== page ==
The service had a registered manager who had been in post since 2002. A registered manager is a person who has registered with the Care Quality Commission to manage the service. Like registered providers, they are ‘registered persons’. Registered persons have legal responsibility for meeting the requirements in the Health and Social Care Act 2008 and associated Regulations about how the service is run.

People told us they were happy in the service and felt free to speak with staff if they had any concerns. Staff supported people with their choices and preferences. Staff knew people’s hobbies and supported them to pursue their interests. Staff respected people and their privacy.

Staff supported people according to their identified needs. People told us staff asked them about the way they wanted to receive their support and listened to their views. Staff supported people with goal setting to develop independent living skills. Staff assessed and reviewed people’s needs regularly. Staff worked effectively with healthcare professionals to arrange appropriate healthcare support for people.

Staff supported people to remain safe in the service and community. People were supported to receive their medicines safely as prescribed and to keep their money safe.

People and staff had regular meetings with the registered manager and their feedback was used to improve the service. People knew how to raise concerns and complaints. They told us the registered manager had responded to issues they had raised to their satisfaction.

The registered manager made sure staff attended training and gained the necessary knowledge and skills to support people. Staff had regular supervision and appraisal to monitor their work performance and develop their skills.

The registered manager monitored the quality of service. She carried out routine checks on health and safety, management of medicines and satisfaction surveys, and used outcomes to learn and improve on the service.

Inspection carried out on 1 October 2013

During a routine inspection

We spoke with two of the five people using the service when we visited. They told us, �Staff guide me. Help me if I need help. It's a brilliant place. I feel safe here" and "Everything's OK here. I feel safe and very comfortable. Staff help me with cooking and encourage me. They help me make sure everything gets done". They both confirmed that staff respected their privacy and always knocked on their bedroom doors and waited for them to answer before coming into their bedroom.

People�s privacy, dignity and independence were respected. Their views and experiences were taken into account in the way the service was provided and delivered in relation to their care. Care and treatment was planned and delivered in a way that was intended to ensure people's safety and welfare.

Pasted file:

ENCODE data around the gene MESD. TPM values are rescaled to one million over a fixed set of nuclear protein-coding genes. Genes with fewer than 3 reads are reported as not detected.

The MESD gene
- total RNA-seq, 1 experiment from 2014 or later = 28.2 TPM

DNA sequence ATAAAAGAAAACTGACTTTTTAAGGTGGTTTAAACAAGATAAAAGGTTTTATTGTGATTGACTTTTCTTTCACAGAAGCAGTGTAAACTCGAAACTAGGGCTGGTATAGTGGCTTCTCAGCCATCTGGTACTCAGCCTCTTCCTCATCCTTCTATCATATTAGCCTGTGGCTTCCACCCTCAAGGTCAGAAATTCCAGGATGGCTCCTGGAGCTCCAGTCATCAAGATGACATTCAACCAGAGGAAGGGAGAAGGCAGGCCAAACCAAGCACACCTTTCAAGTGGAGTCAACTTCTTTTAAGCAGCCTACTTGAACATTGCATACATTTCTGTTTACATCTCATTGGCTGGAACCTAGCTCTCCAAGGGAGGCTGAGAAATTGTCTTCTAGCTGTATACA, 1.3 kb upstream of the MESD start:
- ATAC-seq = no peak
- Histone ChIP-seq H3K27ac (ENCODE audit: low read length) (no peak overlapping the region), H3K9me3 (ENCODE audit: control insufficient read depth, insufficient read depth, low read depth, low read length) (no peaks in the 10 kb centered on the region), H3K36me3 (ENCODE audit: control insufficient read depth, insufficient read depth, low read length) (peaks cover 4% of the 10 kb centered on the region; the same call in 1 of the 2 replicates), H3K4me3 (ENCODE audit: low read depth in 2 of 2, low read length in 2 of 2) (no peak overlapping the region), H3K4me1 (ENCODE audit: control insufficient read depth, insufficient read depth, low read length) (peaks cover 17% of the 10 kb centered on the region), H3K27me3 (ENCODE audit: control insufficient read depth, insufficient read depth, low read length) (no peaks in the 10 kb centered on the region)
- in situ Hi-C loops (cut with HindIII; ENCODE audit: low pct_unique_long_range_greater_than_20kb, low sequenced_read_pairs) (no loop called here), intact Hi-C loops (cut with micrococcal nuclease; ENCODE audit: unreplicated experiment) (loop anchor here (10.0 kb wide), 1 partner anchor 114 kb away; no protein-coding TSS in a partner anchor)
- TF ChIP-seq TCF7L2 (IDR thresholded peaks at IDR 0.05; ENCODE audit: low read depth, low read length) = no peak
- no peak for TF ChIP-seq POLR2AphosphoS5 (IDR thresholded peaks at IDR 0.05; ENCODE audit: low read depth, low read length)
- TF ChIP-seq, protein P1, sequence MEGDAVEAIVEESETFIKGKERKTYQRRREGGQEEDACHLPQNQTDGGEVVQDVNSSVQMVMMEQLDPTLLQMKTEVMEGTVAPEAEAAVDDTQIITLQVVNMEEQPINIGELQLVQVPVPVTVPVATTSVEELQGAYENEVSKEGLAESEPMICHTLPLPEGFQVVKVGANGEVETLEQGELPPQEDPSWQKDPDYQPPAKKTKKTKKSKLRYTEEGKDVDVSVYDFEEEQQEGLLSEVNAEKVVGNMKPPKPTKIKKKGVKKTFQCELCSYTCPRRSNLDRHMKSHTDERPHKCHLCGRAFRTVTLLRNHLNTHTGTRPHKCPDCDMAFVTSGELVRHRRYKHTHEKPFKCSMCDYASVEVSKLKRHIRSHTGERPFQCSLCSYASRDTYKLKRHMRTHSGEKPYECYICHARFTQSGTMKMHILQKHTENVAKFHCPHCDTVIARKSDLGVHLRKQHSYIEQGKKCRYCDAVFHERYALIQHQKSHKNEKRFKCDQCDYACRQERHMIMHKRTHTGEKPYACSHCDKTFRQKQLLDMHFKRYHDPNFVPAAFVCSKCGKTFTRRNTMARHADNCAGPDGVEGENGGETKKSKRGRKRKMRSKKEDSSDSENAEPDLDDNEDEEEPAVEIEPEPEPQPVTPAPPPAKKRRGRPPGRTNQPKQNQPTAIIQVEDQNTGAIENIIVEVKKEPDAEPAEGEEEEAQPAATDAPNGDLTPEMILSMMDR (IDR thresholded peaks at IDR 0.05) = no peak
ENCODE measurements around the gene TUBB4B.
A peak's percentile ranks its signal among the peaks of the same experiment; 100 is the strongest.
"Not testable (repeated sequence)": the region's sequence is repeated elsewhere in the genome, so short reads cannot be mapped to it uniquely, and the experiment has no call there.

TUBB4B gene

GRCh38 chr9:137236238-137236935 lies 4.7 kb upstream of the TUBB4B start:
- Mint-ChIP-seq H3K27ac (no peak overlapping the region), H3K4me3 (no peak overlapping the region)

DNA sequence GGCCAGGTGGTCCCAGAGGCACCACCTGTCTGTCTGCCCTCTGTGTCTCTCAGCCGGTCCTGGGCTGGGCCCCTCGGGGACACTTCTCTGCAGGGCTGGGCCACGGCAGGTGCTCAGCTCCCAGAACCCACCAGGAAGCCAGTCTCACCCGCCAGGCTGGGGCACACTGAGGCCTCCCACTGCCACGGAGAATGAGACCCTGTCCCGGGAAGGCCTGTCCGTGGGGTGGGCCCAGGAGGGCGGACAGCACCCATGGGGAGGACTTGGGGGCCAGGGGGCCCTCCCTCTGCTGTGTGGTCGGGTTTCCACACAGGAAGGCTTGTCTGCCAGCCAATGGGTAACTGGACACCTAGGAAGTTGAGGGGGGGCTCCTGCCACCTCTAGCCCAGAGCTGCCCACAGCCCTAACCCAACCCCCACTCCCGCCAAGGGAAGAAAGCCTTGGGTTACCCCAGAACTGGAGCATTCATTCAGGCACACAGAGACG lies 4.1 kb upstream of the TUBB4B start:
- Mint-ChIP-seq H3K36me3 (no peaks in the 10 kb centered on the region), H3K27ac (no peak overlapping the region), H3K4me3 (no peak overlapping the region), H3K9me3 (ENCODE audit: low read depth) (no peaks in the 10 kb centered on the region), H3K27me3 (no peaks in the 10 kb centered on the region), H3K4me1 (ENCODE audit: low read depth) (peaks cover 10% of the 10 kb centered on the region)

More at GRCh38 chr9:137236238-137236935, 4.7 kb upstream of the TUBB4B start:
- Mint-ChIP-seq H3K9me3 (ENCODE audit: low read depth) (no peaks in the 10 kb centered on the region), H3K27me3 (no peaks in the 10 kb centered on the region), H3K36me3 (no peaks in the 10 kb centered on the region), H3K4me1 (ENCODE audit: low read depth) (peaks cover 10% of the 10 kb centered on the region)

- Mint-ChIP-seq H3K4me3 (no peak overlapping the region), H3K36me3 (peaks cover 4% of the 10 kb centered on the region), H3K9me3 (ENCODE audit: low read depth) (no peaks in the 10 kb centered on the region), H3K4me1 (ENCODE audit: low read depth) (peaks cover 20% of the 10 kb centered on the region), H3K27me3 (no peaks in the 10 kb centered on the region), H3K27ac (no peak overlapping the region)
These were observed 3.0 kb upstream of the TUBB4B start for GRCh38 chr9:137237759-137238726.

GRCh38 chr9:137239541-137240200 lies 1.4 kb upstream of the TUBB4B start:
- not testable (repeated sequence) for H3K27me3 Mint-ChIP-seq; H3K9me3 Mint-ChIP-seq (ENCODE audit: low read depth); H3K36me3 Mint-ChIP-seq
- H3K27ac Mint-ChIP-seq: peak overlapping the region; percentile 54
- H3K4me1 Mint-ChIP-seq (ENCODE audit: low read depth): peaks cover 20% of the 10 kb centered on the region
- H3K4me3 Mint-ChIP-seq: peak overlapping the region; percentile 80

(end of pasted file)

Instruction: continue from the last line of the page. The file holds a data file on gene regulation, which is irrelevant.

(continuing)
People told us they enjoyed the meals served and their cultural dishes and personal preferences had been included in the menus.

People who use the service were protected from the risk of abuse, because the provider had taken reasonable steps to identify the possibility of abuse and prevent abuse from happening.

People who use the service, staff and visitors were protected against the risks of unsafe or unsuitable premises.

People were cared for by staff who were supported to deliver care and treatment safely and to an appropriate standard.

Inspection carried out on 17 January 2013

During a routine inspection

One person who was living at Ambleside Lodge when we visited told us "the service is very good here. I have no complaints at all. The staff are very good. I was made to feel very welcome when I moved in and that was important to me".

A community psychiatric nurse (CPN) told us that staff looked after people well and that people had experienced good outcomes after being placed at Ambleside Lodge.

A psychiatrist told us "the manager is committed and thorough. They take the time to get to know people and understand their personal histories and care and support needs. They carry out a thorough assessment of these needs and produce good reports. The service is small and homely. Staff are attentive and they know where people are and how they are doing. The manager works well with us and understands the need to work with other mental health professionals to ensure that people receive extra care or treatment if they become unwell. They understand and recognise possible triggers that can precede a relapse and they contact us quickly if someone's mental health shows any sign of deterioration. Ambleside Lodge is one of the best services."

Inspection carried out on 30 December 2011

During a routine inspection

People told us that they like living at the home, and that they can make choices about their daily lives, what they want to do and what they want to eat. They told us the staff are friendly and enthusiastic towards supporting them.

People get the right support to meet their needs and develop independence in their lives.

People like the fact that the environment is calm and relaxed.